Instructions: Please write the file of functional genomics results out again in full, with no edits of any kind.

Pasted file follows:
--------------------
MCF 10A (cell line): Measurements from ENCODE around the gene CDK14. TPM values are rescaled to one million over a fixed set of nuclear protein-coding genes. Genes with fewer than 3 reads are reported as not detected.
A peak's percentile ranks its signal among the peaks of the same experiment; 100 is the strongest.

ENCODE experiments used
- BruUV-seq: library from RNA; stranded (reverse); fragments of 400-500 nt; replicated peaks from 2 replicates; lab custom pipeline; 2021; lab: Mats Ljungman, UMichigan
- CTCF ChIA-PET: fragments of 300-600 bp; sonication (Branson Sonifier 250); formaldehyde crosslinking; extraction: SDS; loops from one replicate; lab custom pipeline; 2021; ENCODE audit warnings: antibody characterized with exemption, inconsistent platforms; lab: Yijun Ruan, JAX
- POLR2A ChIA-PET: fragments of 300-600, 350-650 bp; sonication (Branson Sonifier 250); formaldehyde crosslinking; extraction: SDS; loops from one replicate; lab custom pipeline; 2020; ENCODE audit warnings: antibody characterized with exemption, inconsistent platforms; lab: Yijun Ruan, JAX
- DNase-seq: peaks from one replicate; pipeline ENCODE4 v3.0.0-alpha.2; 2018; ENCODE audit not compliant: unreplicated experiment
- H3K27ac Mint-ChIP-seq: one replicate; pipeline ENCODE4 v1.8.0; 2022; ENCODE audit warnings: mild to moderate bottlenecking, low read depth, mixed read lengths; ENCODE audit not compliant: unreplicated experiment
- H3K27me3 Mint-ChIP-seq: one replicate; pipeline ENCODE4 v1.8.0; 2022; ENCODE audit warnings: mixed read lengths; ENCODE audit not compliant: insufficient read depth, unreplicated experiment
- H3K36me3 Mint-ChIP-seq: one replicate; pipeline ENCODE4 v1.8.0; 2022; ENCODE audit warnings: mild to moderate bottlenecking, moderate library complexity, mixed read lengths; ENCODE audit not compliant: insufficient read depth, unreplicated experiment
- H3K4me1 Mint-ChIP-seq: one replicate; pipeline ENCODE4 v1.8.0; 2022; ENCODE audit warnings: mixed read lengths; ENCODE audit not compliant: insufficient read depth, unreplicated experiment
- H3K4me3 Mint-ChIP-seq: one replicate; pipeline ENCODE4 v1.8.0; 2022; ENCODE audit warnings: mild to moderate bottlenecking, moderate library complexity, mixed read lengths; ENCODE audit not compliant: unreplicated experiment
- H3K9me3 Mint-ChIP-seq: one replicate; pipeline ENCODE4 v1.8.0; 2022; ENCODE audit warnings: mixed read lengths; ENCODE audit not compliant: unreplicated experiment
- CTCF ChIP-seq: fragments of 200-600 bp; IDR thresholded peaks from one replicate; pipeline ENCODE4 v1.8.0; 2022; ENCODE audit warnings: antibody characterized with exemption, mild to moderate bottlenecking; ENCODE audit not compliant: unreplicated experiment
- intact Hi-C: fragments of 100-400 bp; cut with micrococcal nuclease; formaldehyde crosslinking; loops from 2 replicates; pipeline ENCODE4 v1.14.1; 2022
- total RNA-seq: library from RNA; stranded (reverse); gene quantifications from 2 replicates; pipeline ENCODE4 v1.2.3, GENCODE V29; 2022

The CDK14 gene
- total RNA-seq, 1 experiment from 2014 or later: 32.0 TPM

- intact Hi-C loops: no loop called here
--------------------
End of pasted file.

MCF 10A (cell line): Measurements from ENCODE around the gene CDK14. TPM values are rescaled to one million over a fixed set of nuclear protein-coding genes. Genes with fewer than 3 reads are reported as not detected.
A peak's percentile ranks its signal among the peaks of the same experiment; 100 is the strongest.

ENCODE experiments used
- BruUV-seq: library from RNA; stranded (reverse); fragments of 400-500 nt; replicated peaks from 2 replicates; lab custom pipeline; 2021; lab: Mats Ljungman, UMichigan
- CTCF ChIA-PET: fragments of 300-600 bp; sonication (Branson Sonifier 250); formaldehyde crosslinking; extraction: SDS; loops from one replicate; lab custom pipeline; 2021; ENCODE audit warnings: antibody characterized with exemption, inconsistent platforms; lab: Yijun Ruan, JAX
- POLR2A ChIA-PET: fragments of 300-600, 350-650 bp; sonication (Branson Sonifier 250); formaldehyde crosslinking; extraction: SDS; loops from one replicate; lab custom pipeline; 2020; ENCODE audit warnings: antibody characterized with exemption, inconsistent platforms; lab: Yijun Ruan, JAX
- DNase-seq: peaks from one replicate; pipeline ENCODE4 v3.0.0-alpha.2; 2018; ENCODE audit not compliant: unreplicated experiment
- H3K27ac Mint-ChIP-seq: one replicate; pipeline ENCODE4 v1.8.0; 2022; ENCODE audit warnings: mild to moderate bottlenecking, low read depth, mixed read lengths; ENCODE audit not compliant: unreplicated experiment
- H3K27me3 Mint-ChIP-seq: one replicate; pipeline ENCODE4 v1.8.0; 2022; ENCODE audit warnings: mixed read lengths; ENCODE audit not compliant: insufficient read depth, unreplicated experiment
- H3K36me3 Mint-ChIP-seq: one replicate; pipeline ENCODE4 v1.8.0; 2022; ENCODE audit warnings: mild to moderate bottlenecking, moderate library complexity, mixed read lengths; ENCODE audit not compliant: insufficient read depth, unreplicated experiment
- H3K4me1 Mint-ChIP-seq: one replicate; pipeline ENCODE4 v1.8.0; 2022; ENCODE audit warnings: mixed read lengths; ENCODE audit not compliant: insufficient read depth, unreplicated experiment
- H3K4me3 Mint-ChIP-seq: one replicate; pipeline ENCODE4 v1.8.0; 2022; ENCODE audit warnings: mild to moderate bottlenecking, moderate library complexity, mixed read lengths; ENCODE audit not compliant: unreplicated experiment
- H3K9me3 Mint-ChIP-seq: one replicate; pipeline ENCODE4 v1.8.0; 2022; ENCODE audit warnings: mixed read lengths; ENCODE audit not compliant: unreplicated experiment
- CTCF ChIP-seq: fragments of 200-600 bp; IDR thresholded peaks from one replicate; pipeline ENCODE4 v1.8.0; 2022; ENCODE audit warnings: antibody characterized with exemption, mild to moderate bottlenecking; ENCODE audit not compliant: unreplicated experiment
- intact Hi-C: fragments of 100-400 bp; cut with micrococcal nuclease; formaldehyde crosslinking; loops from 2 replicates; pipeline ENCODE4 v1.14.1; 2022
- total RNA-seq: library from RNA; stranded (reverse); gene quantifications from 2 replicates; pipeline ENCODE4 v1.2.3, GENCODE V29; 2022

The CDK14 gene
- total RNA-seq, 1 experiment from 2014 or later: 32.0 TPM

- intact Hi-C loops: no loop called here